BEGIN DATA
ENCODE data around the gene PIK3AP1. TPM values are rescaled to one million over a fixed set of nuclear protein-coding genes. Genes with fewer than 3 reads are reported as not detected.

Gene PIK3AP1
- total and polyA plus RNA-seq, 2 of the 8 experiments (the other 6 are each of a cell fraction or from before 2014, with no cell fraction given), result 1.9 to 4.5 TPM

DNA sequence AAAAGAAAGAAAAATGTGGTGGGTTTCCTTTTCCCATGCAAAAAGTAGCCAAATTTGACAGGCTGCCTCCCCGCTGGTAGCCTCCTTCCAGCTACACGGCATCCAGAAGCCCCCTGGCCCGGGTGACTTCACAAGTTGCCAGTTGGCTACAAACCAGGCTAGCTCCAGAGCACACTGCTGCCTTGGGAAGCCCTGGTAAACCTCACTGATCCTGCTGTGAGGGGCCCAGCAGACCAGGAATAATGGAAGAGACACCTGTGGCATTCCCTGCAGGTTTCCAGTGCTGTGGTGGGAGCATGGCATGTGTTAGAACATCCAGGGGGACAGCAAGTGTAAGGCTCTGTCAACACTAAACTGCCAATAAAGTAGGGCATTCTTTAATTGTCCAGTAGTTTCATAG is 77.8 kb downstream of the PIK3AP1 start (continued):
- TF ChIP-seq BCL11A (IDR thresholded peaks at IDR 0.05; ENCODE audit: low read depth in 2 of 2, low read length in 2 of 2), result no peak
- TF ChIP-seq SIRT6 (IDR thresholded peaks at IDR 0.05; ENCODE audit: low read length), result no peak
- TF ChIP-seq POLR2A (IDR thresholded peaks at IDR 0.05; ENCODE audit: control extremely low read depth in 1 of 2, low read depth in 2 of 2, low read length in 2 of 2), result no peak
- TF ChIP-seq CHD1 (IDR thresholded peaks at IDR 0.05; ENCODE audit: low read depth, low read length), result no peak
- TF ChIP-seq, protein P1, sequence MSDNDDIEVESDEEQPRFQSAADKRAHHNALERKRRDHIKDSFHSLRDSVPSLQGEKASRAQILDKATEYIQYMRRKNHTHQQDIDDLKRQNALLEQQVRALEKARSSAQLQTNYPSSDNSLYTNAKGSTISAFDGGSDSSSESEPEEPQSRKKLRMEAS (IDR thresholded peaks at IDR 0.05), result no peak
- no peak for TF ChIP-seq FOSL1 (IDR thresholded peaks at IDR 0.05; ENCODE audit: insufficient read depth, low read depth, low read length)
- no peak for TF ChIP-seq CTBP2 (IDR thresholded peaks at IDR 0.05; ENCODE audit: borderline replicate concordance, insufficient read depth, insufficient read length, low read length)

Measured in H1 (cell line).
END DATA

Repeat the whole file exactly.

ENCODE data around the gene PIK3AP1. TPM values are rescaled to one million over a fixed set of nuclear protein-coding genes. Genes with fewer than 3 reads are reported as not detected.

Gene PIK3AP1
- total and polyA plus RNA-seq, 2 of the 8 experiments (the other 6 are each of a cell fraction or from before 2014, with no cell fraction given), result 1.9 to 4.5 TPM

DNA sequence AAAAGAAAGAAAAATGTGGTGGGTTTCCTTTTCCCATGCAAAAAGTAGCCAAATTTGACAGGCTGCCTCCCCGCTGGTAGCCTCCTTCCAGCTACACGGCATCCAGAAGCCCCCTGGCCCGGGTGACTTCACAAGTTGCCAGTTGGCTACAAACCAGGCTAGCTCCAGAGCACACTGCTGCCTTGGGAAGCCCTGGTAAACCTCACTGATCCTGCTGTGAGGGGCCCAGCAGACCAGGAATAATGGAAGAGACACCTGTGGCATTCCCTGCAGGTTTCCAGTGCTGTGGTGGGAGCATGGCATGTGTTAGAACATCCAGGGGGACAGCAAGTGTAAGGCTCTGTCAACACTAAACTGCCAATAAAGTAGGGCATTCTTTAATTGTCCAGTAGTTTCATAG is 77.8 kb downstream of the PIK3AP1 start (continued):
- TF ChIP-seq BCL11A (IDR thresholded peaks at IDR 0.05; ENCODE audit: low read depth in 2 of 2, low read length in 2 of 2), result no peak
- TF ChIP-seq SIRT6 (IDR thresholded peaks at IDR 0.05; ENCODE audit: low read length), result no peak
- TF ChIP-seq POLR2A (IDR thresholded peaks at IDR 0.05; ENCODE audit: control extremely low read depth in 1 of 2, low read depth in 2 of 2, low read length in 2 of 2), result no peak
- TF ChIP-seq CHD1 (IDR thresholded peaks at IDR 0.05; ENCODE audit: low read depth, low read length), result no peak
- TF ChIP-seq, protein P1, sequence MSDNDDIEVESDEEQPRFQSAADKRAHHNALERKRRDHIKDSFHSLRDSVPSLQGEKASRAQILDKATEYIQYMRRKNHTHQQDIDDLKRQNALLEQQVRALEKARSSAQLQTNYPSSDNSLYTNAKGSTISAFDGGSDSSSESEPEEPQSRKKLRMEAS (IDR thresholded peaks at IDR 0.05), result no peak
- no peak for TF ChIP-seq FOSL1 (IDR thresholded peaks at IDR 0.05; ENCODE audit: insufficient read depth, low read depth, low read length)
- no peak for TF ChIP-seq CTBP2 (IDR thresholded peaks at IDR 0.05; ENCODE audit: borderline replicate concordance, insufficient read depth, insufficient read length, low read length)

Measured in H1 (cell line).